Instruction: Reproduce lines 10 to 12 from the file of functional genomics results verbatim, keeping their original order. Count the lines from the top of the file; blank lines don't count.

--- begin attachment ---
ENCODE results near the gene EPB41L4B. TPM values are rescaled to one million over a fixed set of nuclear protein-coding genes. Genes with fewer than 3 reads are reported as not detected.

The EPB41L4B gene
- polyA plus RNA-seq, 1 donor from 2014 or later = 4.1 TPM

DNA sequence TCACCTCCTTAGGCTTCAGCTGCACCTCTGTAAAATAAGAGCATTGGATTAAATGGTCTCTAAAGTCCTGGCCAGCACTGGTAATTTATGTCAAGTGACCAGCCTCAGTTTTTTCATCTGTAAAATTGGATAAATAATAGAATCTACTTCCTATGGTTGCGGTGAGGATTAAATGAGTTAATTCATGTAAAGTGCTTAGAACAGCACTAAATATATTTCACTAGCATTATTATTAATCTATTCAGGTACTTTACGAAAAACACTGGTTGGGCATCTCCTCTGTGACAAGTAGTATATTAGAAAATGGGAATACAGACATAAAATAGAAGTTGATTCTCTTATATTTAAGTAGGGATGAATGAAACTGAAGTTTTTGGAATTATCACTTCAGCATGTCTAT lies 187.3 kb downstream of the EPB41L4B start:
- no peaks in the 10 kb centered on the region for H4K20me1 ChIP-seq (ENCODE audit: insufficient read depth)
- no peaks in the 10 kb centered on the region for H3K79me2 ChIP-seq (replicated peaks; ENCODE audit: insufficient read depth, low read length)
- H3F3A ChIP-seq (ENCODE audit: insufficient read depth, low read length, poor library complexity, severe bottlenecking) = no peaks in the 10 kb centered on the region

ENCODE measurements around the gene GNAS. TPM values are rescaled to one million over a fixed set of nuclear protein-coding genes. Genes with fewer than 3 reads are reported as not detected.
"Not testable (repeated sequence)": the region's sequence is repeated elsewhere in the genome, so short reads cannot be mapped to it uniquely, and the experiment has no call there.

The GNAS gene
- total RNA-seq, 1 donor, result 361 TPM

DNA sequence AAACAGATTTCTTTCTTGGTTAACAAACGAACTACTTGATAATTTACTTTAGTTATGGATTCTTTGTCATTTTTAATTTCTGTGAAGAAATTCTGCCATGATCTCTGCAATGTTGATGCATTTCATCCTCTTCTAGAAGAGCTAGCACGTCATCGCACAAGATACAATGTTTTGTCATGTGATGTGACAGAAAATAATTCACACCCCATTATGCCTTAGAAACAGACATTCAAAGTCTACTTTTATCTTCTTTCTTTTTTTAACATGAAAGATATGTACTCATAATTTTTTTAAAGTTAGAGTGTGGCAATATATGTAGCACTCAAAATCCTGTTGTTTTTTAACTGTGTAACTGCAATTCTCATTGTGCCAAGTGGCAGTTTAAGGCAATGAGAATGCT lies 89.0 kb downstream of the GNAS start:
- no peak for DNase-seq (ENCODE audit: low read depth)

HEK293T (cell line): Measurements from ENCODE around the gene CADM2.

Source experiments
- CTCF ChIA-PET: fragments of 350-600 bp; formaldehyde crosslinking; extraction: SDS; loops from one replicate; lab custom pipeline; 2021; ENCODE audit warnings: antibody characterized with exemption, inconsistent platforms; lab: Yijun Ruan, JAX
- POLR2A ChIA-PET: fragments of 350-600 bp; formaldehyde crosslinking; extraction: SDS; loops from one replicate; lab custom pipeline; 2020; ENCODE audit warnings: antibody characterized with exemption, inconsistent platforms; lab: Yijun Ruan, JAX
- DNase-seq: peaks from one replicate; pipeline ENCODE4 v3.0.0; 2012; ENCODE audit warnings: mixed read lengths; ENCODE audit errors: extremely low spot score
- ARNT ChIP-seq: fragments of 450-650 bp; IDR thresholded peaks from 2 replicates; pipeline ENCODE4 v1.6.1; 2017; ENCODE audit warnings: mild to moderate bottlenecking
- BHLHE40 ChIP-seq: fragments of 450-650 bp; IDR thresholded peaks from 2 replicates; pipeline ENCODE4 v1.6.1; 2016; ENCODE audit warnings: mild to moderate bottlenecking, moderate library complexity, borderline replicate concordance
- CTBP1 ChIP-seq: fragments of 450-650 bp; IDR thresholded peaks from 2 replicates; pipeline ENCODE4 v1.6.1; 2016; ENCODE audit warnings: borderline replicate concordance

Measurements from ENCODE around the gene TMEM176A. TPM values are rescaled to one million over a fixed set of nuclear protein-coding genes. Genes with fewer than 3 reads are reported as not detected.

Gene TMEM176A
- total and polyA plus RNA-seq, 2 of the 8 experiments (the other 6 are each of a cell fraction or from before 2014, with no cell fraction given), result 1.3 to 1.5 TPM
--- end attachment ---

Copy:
The GNAS gene
- total RNA-seq, 1 donor, result 361 TPM

DNA sequence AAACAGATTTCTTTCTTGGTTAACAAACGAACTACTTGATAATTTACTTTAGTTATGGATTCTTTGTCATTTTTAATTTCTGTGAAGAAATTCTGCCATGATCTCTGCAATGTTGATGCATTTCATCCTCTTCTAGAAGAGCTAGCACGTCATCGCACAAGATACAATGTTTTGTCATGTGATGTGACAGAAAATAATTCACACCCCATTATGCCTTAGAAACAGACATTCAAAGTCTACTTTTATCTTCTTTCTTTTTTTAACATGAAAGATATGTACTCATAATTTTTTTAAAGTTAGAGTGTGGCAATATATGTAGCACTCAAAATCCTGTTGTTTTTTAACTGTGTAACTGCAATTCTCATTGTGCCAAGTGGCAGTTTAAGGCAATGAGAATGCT lies 89.0 kb downstream of the GNAS start: